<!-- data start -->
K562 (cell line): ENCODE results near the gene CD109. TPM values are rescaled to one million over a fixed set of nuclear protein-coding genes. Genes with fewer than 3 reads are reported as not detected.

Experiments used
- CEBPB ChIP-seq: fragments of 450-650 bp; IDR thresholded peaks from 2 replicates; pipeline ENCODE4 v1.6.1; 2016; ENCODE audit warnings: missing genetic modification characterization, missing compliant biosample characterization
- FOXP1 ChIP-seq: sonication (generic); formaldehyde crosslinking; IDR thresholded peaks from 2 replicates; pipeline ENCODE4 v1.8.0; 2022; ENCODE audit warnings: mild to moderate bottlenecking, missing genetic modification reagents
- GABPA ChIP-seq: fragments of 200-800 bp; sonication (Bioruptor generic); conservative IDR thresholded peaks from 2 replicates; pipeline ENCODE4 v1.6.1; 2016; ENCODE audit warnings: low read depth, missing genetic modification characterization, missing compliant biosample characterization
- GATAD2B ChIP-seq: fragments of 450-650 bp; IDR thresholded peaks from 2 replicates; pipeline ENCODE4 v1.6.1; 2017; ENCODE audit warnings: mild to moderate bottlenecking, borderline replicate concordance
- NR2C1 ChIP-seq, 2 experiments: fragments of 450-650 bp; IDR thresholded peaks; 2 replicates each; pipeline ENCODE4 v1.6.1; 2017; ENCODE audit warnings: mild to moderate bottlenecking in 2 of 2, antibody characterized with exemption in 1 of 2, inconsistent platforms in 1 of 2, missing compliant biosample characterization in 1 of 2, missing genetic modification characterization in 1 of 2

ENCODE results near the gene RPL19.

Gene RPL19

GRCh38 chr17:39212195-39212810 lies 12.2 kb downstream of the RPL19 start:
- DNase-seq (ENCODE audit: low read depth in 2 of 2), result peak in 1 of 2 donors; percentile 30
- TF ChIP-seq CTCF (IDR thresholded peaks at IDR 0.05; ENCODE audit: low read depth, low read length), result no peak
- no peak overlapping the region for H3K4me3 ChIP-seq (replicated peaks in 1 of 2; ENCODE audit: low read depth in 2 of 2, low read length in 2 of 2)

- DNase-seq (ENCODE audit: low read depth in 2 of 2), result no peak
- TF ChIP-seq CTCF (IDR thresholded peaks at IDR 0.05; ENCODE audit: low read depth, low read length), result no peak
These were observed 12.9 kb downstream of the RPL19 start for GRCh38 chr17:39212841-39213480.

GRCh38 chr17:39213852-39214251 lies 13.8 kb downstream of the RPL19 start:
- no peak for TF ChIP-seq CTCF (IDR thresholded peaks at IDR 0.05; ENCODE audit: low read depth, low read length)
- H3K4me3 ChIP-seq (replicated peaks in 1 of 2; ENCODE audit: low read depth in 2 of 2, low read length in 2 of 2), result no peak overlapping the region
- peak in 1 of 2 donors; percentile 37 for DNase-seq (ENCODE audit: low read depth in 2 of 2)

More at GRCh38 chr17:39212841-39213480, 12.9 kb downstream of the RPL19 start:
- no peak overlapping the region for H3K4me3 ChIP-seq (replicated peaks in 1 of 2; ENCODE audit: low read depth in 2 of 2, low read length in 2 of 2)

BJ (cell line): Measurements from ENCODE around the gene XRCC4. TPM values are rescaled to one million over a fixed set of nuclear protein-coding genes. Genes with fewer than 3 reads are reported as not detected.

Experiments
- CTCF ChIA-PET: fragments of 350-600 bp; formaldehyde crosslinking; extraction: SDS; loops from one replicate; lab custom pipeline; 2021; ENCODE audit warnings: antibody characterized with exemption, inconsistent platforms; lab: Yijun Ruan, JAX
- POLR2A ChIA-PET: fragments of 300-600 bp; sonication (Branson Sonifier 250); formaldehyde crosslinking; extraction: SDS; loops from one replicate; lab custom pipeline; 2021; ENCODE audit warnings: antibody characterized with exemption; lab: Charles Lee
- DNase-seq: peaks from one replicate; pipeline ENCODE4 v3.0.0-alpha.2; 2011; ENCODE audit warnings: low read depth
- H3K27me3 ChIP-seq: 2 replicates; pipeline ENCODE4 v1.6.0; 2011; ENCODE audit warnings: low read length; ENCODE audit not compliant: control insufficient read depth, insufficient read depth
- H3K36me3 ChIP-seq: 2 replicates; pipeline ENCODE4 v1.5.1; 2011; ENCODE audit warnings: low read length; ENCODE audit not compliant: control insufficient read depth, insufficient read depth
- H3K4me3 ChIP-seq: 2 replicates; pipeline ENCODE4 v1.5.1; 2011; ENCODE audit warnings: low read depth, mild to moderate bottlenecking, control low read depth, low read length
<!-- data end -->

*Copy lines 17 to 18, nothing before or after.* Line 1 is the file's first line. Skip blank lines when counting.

GRCh38 chr17:39213852-39214251 lies 13.8 kb downstream of the RPL19 start:
- no peak for TF ChIP-seq CTCF (IDR thresholded peaks at IDR 0.05; ENCODE audit: low read depth, low read length)